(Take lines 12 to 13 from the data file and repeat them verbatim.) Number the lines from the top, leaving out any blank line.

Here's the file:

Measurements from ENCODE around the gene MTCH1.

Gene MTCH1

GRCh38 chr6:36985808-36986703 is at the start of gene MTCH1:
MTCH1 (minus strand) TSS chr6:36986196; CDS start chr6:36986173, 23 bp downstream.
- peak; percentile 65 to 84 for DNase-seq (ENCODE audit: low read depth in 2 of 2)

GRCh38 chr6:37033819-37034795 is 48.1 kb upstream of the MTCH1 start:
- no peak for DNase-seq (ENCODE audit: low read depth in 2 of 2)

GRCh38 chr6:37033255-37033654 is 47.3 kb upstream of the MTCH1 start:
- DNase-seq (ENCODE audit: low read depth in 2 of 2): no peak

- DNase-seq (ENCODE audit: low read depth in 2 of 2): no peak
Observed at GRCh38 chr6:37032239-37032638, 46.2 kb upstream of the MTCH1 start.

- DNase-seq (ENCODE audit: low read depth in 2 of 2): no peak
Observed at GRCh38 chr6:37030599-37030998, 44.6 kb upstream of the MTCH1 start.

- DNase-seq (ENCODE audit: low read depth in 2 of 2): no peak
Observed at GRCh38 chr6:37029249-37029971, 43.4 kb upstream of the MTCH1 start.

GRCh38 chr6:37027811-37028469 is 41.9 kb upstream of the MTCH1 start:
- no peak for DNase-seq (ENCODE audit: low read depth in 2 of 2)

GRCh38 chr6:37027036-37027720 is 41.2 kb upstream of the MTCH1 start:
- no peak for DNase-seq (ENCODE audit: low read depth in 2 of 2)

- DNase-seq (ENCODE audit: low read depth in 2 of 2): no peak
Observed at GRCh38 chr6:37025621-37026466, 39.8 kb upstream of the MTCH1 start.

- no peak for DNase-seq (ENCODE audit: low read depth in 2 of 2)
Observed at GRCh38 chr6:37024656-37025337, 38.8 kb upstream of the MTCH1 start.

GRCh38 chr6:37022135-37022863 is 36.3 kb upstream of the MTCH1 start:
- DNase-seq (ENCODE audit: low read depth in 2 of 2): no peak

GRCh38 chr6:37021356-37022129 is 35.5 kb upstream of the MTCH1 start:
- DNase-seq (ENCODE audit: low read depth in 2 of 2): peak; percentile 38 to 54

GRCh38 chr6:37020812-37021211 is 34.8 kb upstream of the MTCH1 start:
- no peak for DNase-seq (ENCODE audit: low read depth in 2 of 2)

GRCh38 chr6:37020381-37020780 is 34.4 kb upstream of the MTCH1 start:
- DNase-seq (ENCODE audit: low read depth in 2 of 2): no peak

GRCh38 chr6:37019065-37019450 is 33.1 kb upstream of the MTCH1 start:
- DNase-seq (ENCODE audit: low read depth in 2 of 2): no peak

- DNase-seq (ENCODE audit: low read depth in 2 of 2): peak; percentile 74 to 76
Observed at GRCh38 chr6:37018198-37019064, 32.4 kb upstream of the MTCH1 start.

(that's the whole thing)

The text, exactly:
- DNase-seq (ENCODE audit: low read depth in 2 of 2): no peak
Observed at GRCh38 chr6:37030599-37030998, 44.6 kb upstream of the MTCH1 start.